from PHRENOLOGY // an attempt
Let’s face it, no one ever believed I was going to be scientist: I lacked focus and drive, but still my mother bought me the Gabriel Tri-Lab-Pak for Christmas, 1983. She would not allow any of the red-capped chemical bottles to be opened after reading the warnings on them. I cracked open the sulfur bottle, from time to time, having never smelled a rotten egg, but I left the rest closed. Instead, I dutifully performed identification streak tests on the non-volatile ceramic tile, and scratched pennies with the mineral specimens—to rate their hardness against the copper. The glossy silver hematite scratched a surprising rusty line; the quartz gouged the penny like a surprising root into the thin membrane of a shin. Suddenly the world seemed full of shifts, full of things that were more than they appeared to be, harder than they seemed.
The Tri-Lab-Pak came with a microscope. I peeled scabs off my knees and scales of dead skin from the bottom of my summer feet and examined the pieces in the light of the lens’ mirror. A wart that fell off my left big toe looked just like regular skin, which was disappointing. I wanted to understand something larger from the seeing. Once, I cracked a plate from over-tightening the dial, trying to get closer, to get inside the cells.
He said you mustn’t drop the tarantula, that if you did, its belly would burst open like a tiny watermelon. We all pictured the tragedy of that ghastly undoing, then waited our turns. The man with the spider placed it carefully on my stiff, upturned palm. He was all nerves, explaining to the rest of the class the importance of moving slowly, of being serious, of being calm.
It felt ungentle, unlike a hamster or woolly bear caterpillar in every way. I concentrated on the rhythm of one leg—bristled like a pipe cleaner then tapering to a point—lifting then stepping, as the weight of its fragile abdomen shifted with each step. I was too focused on not dropping it to be afraid.
Later that year, someone came into the first grade classroom and squeezed all of the monarch butterfly cocoons that were hanging in a row above the art table. It had to be an older kid, because we couldn’t reach them. What came out of their onion-skinned green shells looked neither like what went in or what was supposed to emerge. They were still blended, a mix of land and air, when they were split open like grapes.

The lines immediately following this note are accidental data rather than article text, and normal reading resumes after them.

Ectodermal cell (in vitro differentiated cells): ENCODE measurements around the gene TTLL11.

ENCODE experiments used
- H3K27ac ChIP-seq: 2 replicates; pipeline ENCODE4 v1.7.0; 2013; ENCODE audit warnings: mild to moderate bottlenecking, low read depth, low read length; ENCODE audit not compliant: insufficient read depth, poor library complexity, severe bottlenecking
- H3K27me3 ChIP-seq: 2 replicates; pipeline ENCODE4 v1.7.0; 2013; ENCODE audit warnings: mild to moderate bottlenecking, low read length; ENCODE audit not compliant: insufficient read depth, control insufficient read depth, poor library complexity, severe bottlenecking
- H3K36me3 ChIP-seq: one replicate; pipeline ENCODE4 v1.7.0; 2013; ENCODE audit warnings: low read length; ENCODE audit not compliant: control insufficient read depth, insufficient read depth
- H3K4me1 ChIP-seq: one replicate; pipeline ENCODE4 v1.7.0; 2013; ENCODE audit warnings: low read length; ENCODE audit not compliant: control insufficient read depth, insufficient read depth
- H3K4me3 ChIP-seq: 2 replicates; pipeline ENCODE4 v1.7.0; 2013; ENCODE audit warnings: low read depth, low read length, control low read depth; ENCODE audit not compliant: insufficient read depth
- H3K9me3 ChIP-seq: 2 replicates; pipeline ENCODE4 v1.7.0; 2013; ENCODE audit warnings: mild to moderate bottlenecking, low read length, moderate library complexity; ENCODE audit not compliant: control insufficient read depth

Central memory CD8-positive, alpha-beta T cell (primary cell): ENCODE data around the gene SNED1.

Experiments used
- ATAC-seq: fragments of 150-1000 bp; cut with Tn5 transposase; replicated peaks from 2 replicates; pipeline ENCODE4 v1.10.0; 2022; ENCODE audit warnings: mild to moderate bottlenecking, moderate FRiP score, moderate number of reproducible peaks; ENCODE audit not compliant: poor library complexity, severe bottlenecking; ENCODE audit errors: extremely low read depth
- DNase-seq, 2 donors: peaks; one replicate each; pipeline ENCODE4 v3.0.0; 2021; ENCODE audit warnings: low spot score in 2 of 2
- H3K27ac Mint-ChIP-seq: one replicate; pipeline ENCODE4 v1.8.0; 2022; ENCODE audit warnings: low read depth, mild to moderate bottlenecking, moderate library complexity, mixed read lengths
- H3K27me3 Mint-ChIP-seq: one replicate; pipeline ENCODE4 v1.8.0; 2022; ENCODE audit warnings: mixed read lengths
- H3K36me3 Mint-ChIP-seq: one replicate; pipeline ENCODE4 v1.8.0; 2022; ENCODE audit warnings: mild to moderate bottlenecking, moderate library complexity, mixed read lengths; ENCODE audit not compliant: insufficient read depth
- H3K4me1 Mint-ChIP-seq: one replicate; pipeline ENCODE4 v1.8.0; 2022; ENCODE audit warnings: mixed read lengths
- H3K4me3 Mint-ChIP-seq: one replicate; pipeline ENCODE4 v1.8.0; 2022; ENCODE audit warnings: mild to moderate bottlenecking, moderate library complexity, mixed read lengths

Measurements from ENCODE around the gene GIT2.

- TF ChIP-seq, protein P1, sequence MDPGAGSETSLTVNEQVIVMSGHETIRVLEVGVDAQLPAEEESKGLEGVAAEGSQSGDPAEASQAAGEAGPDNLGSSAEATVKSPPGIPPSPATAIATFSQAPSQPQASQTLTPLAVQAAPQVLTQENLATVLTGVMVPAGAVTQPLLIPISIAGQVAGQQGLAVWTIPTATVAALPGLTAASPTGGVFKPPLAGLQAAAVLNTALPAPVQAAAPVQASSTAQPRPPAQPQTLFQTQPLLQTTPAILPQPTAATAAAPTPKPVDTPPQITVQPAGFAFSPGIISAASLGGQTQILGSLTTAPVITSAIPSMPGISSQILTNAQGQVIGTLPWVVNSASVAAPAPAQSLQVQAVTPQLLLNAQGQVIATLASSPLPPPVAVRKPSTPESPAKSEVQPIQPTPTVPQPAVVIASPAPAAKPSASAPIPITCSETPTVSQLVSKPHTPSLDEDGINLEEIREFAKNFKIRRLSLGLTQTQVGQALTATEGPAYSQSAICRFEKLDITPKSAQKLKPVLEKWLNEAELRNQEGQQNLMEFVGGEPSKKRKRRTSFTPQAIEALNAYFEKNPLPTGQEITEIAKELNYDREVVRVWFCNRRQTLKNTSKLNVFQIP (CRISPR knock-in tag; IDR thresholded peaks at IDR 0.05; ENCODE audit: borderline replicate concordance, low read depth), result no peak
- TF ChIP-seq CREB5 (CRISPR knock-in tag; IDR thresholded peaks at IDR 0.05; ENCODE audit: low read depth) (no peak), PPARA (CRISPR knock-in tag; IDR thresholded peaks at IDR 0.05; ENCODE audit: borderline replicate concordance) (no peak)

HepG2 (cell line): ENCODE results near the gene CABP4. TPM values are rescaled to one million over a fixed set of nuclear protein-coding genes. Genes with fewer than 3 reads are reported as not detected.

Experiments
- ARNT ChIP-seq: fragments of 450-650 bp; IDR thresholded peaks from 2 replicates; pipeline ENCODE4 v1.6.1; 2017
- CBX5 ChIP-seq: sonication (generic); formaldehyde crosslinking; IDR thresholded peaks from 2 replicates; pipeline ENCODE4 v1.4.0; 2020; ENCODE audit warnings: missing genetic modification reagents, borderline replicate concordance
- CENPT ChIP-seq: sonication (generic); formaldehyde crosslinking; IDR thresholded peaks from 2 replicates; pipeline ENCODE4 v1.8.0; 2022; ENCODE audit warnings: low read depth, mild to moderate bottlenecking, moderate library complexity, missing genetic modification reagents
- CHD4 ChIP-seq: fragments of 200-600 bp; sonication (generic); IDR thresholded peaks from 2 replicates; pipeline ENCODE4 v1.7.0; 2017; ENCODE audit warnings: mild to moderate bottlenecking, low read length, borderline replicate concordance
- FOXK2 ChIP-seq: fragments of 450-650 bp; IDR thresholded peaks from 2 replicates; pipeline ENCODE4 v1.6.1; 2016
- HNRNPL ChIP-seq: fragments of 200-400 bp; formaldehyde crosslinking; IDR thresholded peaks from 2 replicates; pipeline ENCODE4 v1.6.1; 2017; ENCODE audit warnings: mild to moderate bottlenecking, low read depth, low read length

Most kids wouldn’t hold the fire-belly salamanders after the herpetologist explained that their brightly colored skin contained poisonous alkaloids, which tasted bad to predators. All I saw was that hysterical orange stomach, and I greedily stretched out my cupped hands to take the squirming wetness.
I rested my thumb on its back, to still it in my hand; I watched its toothless mouth open and its lashless eyes blink. Later, in the darkened classroom, as the class watched a film on wetlands, I scratched deep grooves in my thighs. The hives were palm-shaped with raw fingerstripes, where my hands had rested as the film began. The best part, I remember, was how my hands didn’t itch, only the skin they touched—like I was the poisonous one, now.
I am looking for a way to get at the experience of a thing, the memory of it, to better understand the meaning of it. I am expecting the process to be messy.
Chelsea Biondolillo‘s work has appeared in Orion, Sonora Review, Passages North, Brevity, River Teeth, Hayden’s Ferry Review and others. Her chapbook, Ologies, features “Phrenology,” a notable selection in Best American Essays 2014 and “How to Skin a Bird,” which won Shenandoah‘s Carter Prize for the Essay. She has an MFA in creative writing and environmental studies from the University of Wyoming and is currently at work on a book about vultures.
A recipient of a 2015 NEA Fellowship for poetry, grants from the Barbara Deming Memorial Fund and the Kentucky Foundation for Women, Staci R. Schoenfeld’s poems appear in or are forthcoming from Washington Square, Mid-American Review, North Dakota Quarterly, Muzzle, and Southern Humanities Review, among others. She is a PhD student at the University of South Dakota.